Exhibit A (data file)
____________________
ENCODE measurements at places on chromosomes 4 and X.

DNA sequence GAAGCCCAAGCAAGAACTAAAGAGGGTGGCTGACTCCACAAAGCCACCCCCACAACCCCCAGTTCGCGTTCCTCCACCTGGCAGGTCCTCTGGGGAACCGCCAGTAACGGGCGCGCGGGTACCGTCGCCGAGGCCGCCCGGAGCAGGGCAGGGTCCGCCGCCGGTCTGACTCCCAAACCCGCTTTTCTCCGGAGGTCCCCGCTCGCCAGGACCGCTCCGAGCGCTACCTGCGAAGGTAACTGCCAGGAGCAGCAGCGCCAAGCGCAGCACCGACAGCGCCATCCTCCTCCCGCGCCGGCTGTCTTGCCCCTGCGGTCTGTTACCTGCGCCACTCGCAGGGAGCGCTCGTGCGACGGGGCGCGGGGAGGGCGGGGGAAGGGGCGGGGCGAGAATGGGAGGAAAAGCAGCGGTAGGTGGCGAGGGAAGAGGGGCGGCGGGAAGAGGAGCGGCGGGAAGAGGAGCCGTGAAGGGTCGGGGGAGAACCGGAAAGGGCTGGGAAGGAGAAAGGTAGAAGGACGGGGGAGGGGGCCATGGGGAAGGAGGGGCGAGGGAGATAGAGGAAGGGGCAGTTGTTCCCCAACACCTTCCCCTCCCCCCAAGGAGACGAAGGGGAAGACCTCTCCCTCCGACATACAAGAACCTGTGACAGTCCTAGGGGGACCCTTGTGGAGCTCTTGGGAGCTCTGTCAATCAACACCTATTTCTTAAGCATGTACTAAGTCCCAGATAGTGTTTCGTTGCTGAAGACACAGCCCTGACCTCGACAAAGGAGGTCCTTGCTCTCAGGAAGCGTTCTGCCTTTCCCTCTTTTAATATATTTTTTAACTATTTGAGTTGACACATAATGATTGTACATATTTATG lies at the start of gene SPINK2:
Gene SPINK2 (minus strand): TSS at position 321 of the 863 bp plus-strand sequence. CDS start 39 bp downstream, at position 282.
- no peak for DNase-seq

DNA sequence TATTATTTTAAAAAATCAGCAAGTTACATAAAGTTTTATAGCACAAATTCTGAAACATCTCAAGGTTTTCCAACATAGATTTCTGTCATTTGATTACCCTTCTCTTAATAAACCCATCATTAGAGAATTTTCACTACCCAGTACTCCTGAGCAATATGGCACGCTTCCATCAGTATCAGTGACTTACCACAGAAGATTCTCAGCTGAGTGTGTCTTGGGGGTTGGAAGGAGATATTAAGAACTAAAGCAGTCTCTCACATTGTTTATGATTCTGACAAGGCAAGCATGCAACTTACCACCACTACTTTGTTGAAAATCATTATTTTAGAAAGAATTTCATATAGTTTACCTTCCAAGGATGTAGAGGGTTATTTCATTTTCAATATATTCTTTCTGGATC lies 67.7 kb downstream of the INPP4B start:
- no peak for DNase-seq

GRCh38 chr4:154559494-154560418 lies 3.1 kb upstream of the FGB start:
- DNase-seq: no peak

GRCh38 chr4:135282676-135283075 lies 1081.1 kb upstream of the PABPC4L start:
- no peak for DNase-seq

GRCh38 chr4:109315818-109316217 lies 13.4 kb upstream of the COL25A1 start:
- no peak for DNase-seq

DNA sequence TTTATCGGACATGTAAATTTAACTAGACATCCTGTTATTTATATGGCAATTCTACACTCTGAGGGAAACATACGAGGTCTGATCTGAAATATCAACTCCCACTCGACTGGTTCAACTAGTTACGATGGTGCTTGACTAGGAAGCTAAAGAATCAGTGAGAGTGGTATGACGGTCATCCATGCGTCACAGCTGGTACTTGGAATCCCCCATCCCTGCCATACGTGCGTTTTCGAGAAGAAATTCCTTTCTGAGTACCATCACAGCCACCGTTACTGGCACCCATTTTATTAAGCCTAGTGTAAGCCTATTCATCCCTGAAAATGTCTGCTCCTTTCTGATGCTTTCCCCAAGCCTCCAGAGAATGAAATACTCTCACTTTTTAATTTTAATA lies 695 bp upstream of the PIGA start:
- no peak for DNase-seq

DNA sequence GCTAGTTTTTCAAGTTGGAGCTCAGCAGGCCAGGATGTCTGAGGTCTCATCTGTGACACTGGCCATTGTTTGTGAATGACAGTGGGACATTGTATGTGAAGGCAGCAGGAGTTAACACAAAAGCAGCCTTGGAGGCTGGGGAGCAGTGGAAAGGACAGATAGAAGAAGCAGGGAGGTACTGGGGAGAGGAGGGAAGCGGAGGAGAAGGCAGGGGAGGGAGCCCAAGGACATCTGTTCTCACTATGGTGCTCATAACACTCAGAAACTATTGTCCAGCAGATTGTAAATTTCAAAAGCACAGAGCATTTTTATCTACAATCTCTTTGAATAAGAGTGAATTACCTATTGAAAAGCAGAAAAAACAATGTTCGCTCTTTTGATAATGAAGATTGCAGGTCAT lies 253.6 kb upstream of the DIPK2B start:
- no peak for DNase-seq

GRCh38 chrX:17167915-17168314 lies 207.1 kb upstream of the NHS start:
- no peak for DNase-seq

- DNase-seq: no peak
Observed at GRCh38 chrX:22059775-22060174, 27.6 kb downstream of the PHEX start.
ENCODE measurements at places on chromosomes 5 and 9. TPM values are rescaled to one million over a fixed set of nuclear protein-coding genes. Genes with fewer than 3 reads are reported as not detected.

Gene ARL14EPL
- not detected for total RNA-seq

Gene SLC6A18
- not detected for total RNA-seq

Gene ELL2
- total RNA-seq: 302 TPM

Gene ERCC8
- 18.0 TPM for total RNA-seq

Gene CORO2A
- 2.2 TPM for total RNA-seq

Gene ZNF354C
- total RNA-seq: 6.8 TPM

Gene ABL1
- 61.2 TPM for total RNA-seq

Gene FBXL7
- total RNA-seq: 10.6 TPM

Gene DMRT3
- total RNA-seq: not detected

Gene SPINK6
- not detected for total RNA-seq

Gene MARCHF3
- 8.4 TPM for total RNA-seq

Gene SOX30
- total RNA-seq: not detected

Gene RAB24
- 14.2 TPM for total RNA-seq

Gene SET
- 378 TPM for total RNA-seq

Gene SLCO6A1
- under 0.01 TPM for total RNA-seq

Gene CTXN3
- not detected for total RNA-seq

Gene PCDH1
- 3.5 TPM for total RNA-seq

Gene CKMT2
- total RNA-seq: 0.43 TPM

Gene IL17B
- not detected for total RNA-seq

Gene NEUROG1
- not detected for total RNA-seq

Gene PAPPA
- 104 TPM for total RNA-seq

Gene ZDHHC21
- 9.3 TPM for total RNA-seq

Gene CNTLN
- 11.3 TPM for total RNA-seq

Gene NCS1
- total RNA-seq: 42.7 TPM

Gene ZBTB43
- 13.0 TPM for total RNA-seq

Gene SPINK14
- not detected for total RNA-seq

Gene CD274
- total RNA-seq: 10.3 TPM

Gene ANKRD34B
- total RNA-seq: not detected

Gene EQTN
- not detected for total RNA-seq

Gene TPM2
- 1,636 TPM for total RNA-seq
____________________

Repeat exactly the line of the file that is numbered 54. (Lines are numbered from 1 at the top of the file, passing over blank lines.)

Gene PCDH1